Game Night (2018) (Review)

Whenever comedy appears to be taking its dying breath (something it seems to have done an awful lot lately, with a deluge of awful comedies arriving on a semi-regular basis), a film comes along to momentarily recharge and reinvigorate the wider genre. While Jason Bateman and Rachel McAdams' Game Night is far from a perfect comedy, it sure is an absolute blast of entertainment and enjoyment.

It was love at first sight for Max (Bateman) and Annie (McAdams), who first met at a quiz night and have since hosted weekly game nights for their friends to continue flexing their competitive muscles. With Max's brother Brooks (Kyle Chandler) coming to town and bringing their sibling rivalry in tow, Max and Annie hatch a plan to beat Brooks at the forthcoming game night he is scheduled to host. Alongside Bateman, McAdams and Chandler, Billy Magnussen, Sharon Horgan, Lamorne Morris, Kylie Bunbury and Jesse Plemons star in a supporting capacity, helmed by John Francis Daley and Jonathan Goldstein in the directors' chair.

Game Night is solid fun and you will almost certainly have a good time with it. While it's not pushing any boundaries, it is a crowd-pleasing effort packed with entertaining set pieces and enjoyable sequences tightly contained within a 100 minute feature. It rarely sags and despite it pushing audacious territory at times, it is consistently amusing and bursting with fine gags. Mark Perez's screenplay contains a number of wonderful film references that enhances it for us cinephiles but hardly derail it for those less invested in Hollywood. You find yourself eager to spend more time with the characters, although most of the heavy lifting is left to its leads and wider ensemble.

Both Bateman and McAdams are on absolute top form here, with two charming, sparking and effervescent performances, each as affable and sharp as the other; they are an incredibly well-matched duo and when the story isn't with them, you want the story to be back with them. Each are provided their moment to shine with neither trying to wrestle the spotlight from the other, making for a match made in comedy heaven. Let's get these two together more often, Hollywood!

While enough fun, the supporting performances don't quite carry their weight as effectively. Magnussen and Horgan's relationship is entertaining to watch unfold and while Morris and Bunbury are a talented pair (with Morris uncannily nailing a Denzel Washington impression), I found their plot strand to drag unnecessarily. Still, Game Night has no qualms about making this Bateman and McAdams' star vehicle -- although a fantastic Jesse Plemons threatens to steal it out from them on a number of times.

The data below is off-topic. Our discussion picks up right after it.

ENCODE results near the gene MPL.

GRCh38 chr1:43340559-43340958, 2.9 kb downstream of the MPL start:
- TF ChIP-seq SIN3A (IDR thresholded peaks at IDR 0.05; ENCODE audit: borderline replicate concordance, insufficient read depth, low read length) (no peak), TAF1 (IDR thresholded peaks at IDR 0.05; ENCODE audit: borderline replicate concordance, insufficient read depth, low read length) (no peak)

After their misstep with Vacation, John Francis Daley and Jonathan Goldstein do a sturdy job directing Game Night. There's some surprisingly strong cinematography from Barry Peterson and the pair manages to balance the intense and mysterious atmosphere while peppering consistent humour throughout in a stylish manner that keeps it ticking over nicely. All of this is bolstered by Clint Martinez, whose terrific, experimental soundtrack scores the emotionally-varied moments well, successfully heightening the intensity and atmosphere.

Is Game Night as funny as I wanted it to be? In short, no. It's constantly amusing and always a chuckle but disappointingly low on laugh-until-your-ribs-hurt belly-laughs. It's not particularly memorable although I'll look back fondly and be more than willing to revisit sometime down the line; it's more than serviceable and probably the strongest major studio comedy since Girls Trip of summer last year (yes, it's really been the long). Like a jigsaw, Game Night slots together nicely and while it may be a once-and-done affair, it is the sort of solid comedic entertainment that is becoming more and more absent from our big screens of late.


Summary: Game Night sure is fun and while it may not leave much of a lasting impression, Jason Bateman and Rachel McAdams make a fantastic team and together make rolling the dice on this film worth the ticket price.